Ben Zimmer in the News

Katy Steinmetz, “The Many Things ‘Hot Mess’ Has Meant Through History” (Time, Apr. 2, 2014)

In the South Midland region of the U.S., encompassing parts of states like Georgia, Kentucky, Virginia, Tennessee and Alabama, “mess” is used to describe an “objectionable or foolish person.” Ben Zimmer, executive director at, points out that none other than Scarlett O’Hara called Melanie as a “mealy-mouthed little mess” in the 1936 novel Gone With the Wind.

Zimmer also points out that “mess” and “hot” both have an abundance of slang meanings. Mess can describe an eccentric person, a large quantity or something both “praiseworthy” and “confusing.” Hot can be used to describe someone daring, flamboyant, uninhibited, wild, intense, lustful, sexy or drunk.

Read the rest here.

Jordyn Taylor, “ Launches App So You Can Actually Use Your iPhone to Learn Read” (Betabeat, Mar. 31, 2014)

“There’s something in our brains, clearly, that enjoys the rush of very addictive games,” executive producer Ben Zimmer told Betabeat. “So if that’s the way our brains work, why not take advantage of that — not just play some mindless game, but do something that’ll actually improve you? You don’t have to feel bad about playing [this] for a long time, because you’re improving your vocab.”

Read the rest here.

Eric Zorn, “Eke! A Skunk!” (Chicago Tribune, Mar. 28, 2014)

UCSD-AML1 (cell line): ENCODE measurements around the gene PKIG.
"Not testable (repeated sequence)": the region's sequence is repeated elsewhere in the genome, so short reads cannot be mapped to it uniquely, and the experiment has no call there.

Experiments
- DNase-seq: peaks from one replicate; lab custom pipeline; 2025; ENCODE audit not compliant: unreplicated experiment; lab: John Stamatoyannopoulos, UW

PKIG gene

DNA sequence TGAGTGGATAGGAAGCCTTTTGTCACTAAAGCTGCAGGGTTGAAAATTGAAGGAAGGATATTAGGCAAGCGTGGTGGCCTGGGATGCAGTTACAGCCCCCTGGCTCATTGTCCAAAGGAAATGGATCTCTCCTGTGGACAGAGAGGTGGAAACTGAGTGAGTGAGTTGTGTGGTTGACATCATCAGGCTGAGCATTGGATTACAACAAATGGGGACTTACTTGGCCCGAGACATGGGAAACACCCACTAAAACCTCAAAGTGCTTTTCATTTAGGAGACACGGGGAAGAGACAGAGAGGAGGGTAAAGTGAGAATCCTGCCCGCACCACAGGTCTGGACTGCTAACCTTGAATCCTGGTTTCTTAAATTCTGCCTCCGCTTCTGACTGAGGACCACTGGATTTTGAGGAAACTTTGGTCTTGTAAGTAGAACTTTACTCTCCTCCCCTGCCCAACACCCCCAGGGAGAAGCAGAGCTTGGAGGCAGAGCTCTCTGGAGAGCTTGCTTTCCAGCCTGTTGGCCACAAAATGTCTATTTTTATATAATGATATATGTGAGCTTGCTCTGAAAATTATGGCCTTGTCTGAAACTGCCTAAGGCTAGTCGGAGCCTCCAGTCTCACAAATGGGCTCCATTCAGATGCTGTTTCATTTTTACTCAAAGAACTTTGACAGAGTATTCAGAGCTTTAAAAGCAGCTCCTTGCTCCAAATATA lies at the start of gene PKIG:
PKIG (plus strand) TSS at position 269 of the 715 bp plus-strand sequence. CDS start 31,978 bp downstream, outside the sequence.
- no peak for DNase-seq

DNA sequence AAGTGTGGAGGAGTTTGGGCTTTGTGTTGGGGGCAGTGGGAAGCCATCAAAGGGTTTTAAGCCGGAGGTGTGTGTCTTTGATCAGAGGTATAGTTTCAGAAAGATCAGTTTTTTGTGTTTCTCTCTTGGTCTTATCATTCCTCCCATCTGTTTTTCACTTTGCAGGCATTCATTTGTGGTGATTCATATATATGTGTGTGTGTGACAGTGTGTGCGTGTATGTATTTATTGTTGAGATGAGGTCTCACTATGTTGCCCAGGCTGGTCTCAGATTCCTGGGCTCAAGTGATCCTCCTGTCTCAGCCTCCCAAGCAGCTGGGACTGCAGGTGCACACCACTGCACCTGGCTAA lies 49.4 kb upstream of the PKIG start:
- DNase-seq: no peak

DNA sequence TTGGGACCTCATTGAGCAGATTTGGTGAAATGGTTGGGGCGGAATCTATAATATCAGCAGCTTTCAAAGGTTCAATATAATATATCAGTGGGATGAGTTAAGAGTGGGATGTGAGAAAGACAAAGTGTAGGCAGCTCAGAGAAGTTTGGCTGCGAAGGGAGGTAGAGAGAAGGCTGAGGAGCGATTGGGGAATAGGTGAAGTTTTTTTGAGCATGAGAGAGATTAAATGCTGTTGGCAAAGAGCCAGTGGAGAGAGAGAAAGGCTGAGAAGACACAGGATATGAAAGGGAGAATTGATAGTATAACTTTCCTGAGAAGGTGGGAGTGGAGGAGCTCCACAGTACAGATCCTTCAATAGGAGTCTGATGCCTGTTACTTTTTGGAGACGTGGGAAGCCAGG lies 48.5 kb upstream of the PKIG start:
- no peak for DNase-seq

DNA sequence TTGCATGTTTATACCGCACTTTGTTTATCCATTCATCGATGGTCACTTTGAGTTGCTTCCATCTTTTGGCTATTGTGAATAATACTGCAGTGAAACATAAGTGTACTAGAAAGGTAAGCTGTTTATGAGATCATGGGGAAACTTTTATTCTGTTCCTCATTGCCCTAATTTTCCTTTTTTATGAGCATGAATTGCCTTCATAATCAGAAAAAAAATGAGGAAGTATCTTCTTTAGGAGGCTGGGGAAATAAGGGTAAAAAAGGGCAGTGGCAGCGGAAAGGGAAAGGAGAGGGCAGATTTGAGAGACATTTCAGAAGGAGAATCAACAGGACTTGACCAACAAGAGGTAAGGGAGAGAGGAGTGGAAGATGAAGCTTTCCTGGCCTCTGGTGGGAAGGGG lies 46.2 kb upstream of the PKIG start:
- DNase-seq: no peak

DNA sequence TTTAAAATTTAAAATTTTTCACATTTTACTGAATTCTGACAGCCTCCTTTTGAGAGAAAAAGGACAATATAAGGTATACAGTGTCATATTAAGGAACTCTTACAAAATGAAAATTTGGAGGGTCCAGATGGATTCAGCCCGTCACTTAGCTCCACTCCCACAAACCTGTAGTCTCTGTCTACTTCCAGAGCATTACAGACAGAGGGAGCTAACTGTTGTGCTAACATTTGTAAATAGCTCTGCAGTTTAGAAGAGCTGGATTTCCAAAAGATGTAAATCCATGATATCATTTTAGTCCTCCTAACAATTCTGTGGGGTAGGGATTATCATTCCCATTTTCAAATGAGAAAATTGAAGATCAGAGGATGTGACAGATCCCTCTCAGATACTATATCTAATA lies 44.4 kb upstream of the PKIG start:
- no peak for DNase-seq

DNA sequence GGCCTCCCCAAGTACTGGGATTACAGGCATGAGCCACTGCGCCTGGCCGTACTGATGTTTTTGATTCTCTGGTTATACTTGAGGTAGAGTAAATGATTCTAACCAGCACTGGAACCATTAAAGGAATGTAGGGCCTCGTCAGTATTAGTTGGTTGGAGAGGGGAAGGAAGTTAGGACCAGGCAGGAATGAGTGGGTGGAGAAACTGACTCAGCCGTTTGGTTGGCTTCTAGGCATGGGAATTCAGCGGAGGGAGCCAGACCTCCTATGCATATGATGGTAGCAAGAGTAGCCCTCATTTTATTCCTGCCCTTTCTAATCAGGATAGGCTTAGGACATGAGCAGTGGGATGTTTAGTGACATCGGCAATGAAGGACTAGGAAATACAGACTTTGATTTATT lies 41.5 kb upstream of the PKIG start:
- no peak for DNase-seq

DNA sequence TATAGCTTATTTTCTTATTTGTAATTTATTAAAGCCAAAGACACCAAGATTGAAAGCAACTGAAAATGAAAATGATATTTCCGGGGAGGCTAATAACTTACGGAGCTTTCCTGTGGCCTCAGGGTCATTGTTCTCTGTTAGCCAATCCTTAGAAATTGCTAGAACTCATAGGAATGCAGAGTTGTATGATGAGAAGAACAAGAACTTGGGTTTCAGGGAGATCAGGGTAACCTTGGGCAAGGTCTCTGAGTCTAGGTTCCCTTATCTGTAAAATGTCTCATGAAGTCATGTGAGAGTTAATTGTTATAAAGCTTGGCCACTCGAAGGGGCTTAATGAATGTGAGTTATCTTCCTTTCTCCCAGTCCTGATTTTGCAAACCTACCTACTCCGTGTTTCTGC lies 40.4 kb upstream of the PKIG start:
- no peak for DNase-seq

I’ll quote Ben Zimmer, Wall Street Journal language columnist and executive producer of the Visual Thesaurus and

Zimmer told me that eke is what the word-nerd community calls a “skunked term,” meaning that its definition has changed through what purists argue is misuse by The Great Unwashed.

Common examples: Hopefully, bemused, decimate, enormity and nonplussed.

Read the rest here.

Misty Harris, “‘Conscious Uncoupling’ Pretentious But Signals Real Trend” (Postmedia News, Mar. 27, 2014)

Ben Zimmer, a noted lexicographer, said this disconnect is reflected in ongoing changes to the language around relationship dissolution.

“It makes sense to try to find a new set of terms and vocabulary to get away from the fraught taboos of separation and divorce,” said Zimmer, executive producer of “There’s a lot of therapeutic talk around this issue, encouraging people to think about these things not as single events but as an ongoing process.”

In fact, Zimmer found a reference to “uncoupling” as a synonym for divorce as early as 1942. So why is Paltrow, whose sepia-washed split announcement used the contentious term, getting so much flak?

Read the rest here.

Adrienne LaFrance, “When Did Group Pictures Become ‘Selfies’?” (The Atlantic, Mar. 25, 2014)

What is happening to the selfie?

At first glance, it seems it may be turning into what linguist Ben Zimmer calls an “anachronym,” a word or phrase that remains in usage even as behaviors change.

“The accumulated cultural knowledge of past technologies ends up powerfully shaping the way we talk about new technologies,” Zimmer told me. “Think about the terms that we use for telephones, for instance. We still talk about ‘dialing.’ And we talk about ‘taping’ something even if it’s on the DVR. Sometimes what we’re left with is language that’s sort of obsolete.” […]